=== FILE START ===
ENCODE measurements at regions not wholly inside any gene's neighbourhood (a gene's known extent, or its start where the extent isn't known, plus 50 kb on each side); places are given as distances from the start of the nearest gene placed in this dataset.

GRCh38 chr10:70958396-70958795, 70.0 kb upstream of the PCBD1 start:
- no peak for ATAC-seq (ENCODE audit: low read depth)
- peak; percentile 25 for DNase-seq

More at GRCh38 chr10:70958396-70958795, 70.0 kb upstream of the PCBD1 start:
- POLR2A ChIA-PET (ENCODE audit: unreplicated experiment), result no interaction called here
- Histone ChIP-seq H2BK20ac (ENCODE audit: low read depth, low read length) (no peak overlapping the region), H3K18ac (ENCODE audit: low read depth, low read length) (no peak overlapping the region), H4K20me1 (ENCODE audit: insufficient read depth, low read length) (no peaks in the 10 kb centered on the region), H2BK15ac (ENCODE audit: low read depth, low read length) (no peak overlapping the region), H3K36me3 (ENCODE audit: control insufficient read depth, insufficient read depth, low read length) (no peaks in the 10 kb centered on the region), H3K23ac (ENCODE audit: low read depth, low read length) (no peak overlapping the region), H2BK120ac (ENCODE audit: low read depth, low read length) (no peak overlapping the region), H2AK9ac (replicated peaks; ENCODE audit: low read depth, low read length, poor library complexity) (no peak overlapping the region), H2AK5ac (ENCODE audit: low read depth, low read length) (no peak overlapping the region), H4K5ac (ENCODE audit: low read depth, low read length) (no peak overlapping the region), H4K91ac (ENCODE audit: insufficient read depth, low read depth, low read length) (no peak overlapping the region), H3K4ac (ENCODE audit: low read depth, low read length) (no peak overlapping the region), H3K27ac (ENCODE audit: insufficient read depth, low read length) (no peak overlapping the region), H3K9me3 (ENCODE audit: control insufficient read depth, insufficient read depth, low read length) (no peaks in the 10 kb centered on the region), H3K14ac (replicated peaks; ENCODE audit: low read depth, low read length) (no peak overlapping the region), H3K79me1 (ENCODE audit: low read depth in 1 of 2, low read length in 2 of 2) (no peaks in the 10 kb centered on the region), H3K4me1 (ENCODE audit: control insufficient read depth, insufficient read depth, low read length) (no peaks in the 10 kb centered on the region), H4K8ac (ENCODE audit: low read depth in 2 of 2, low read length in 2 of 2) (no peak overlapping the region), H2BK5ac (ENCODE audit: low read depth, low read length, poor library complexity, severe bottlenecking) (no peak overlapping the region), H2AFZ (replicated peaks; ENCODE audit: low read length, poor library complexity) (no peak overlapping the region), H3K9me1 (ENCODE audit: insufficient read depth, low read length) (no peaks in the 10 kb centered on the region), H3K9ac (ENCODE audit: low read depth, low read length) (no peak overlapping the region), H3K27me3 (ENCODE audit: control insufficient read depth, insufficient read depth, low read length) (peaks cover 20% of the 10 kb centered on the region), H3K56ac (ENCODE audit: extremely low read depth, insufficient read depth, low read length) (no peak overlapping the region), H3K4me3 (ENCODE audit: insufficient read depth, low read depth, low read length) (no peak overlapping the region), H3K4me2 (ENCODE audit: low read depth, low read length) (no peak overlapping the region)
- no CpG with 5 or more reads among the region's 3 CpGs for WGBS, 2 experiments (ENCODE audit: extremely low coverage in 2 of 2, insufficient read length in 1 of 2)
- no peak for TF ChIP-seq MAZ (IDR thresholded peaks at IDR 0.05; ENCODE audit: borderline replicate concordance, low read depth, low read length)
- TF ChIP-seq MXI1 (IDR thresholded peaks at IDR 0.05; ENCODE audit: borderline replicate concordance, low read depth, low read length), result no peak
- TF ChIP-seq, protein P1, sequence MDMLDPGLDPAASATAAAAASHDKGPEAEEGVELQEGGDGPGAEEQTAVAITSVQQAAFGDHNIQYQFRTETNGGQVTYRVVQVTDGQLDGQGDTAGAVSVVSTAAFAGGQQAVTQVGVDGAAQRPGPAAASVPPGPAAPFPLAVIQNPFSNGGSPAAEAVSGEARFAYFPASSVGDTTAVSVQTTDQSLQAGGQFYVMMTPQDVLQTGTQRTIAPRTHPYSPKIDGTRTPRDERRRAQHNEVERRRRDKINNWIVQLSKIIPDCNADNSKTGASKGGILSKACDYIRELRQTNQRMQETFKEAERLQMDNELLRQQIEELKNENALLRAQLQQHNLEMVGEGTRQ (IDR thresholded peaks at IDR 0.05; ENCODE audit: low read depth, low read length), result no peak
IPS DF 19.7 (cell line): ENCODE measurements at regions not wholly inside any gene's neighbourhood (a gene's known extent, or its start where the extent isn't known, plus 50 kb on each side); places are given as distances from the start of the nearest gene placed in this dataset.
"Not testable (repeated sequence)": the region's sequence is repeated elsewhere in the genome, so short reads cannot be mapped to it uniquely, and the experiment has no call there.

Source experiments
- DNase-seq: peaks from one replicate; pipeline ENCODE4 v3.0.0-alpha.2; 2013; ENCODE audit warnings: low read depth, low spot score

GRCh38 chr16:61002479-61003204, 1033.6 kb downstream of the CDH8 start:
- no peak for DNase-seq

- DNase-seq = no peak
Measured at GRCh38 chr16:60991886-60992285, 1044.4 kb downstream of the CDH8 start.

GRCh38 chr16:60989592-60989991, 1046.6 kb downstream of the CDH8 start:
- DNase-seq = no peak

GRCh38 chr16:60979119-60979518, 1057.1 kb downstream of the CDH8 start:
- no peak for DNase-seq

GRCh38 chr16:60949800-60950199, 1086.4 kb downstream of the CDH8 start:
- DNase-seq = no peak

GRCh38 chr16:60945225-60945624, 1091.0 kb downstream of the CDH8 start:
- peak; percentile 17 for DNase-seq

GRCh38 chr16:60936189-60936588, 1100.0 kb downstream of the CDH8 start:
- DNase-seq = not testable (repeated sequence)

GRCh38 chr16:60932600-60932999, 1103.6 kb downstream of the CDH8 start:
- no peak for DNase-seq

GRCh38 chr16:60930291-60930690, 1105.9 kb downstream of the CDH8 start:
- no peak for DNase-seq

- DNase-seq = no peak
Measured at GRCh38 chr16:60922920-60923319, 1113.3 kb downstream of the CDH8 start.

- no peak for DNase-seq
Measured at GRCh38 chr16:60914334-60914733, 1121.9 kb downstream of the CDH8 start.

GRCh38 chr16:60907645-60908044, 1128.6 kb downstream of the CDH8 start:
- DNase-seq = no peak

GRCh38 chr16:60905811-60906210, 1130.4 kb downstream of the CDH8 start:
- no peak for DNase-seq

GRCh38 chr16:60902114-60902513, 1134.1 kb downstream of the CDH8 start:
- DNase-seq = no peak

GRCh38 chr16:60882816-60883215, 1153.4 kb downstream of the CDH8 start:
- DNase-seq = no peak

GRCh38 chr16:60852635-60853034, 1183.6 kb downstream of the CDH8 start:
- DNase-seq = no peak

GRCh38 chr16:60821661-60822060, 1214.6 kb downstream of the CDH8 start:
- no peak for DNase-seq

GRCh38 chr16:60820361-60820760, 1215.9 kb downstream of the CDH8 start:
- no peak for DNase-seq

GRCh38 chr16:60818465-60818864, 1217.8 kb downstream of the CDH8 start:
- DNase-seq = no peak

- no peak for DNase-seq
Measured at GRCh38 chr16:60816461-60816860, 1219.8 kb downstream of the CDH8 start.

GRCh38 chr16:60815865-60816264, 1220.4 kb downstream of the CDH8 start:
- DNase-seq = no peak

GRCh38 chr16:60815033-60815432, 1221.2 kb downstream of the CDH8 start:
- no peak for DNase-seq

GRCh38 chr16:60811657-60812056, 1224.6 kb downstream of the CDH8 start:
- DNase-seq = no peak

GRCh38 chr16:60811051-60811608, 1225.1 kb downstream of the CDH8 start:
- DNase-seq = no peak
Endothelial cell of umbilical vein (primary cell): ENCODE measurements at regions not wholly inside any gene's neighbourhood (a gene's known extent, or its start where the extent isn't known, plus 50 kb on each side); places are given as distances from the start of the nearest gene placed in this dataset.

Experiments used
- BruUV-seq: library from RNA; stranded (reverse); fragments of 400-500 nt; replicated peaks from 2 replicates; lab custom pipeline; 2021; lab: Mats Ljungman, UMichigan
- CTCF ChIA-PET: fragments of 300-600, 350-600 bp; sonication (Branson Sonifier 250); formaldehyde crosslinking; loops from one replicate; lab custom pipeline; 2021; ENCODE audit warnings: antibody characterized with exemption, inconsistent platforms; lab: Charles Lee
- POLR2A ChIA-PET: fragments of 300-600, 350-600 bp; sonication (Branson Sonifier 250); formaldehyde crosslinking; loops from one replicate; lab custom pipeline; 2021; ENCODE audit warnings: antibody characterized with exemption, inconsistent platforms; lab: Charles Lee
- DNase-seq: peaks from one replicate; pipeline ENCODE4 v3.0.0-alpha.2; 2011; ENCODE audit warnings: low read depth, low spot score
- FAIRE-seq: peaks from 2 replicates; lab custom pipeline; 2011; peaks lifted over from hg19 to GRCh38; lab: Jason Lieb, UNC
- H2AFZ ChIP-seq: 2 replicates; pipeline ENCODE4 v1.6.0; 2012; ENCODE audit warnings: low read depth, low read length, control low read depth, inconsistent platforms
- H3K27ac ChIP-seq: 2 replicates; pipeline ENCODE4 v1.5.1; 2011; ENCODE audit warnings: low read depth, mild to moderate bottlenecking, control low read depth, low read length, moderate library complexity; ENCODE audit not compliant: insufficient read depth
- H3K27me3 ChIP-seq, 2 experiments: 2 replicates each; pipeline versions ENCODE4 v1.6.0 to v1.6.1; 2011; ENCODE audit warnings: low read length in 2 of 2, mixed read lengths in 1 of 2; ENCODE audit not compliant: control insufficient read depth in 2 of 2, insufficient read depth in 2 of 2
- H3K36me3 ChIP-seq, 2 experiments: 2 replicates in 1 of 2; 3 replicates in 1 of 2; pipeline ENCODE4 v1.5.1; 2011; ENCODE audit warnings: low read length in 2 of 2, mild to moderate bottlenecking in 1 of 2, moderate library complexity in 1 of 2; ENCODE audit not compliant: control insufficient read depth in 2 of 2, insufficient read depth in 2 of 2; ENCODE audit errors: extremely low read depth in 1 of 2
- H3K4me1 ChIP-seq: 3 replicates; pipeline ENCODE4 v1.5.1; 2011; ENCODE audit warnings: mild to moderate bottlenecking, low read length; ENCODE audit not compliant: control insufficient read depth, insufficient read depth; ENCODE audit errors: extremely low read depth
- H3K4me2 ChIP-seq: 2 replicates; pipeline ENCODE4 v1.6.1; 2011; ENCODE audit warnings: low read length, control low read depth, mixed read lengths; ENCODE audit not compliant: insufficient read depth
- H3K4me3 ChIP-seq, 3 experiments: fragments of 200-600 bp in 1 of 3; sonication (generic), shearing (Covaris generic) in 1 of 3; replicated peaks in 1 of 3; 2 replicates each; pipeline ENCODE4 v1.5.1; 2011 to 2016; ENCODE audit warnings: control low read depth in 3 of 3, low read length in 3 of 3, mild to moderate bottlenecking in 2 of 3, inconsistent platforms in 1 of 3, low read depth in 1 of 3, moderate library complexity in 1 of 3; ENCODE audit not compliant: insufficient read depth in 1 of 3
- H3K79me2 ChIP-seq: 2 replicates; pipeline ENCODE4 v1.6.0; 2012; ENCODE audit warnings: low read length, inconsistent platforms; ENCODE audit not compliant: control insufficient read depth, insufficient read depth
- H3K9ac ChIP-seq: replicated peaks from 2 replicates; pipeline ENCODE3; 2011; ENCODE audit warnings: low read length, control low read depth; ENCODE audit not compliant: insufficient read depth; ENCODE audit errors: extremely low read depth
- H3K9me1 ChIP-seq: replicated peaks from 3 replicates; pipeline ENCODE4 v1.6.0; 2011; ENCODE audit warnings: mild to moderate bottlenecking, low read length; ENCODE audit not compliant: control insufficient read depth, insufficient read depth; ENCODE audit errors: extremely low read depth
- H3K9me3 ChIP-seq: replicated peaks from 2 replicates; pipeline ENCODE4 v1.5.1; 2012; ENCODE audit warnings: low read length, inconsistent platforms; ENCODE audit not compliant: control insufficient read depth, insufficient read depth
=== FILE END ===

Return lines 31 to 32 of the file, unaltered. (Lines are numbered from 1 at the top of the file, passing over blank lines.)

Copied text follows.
- no peak for DNase-seq

GRCh38 chr16:60930291-60930690, 1105.9 kb downstream of the CDH8 start: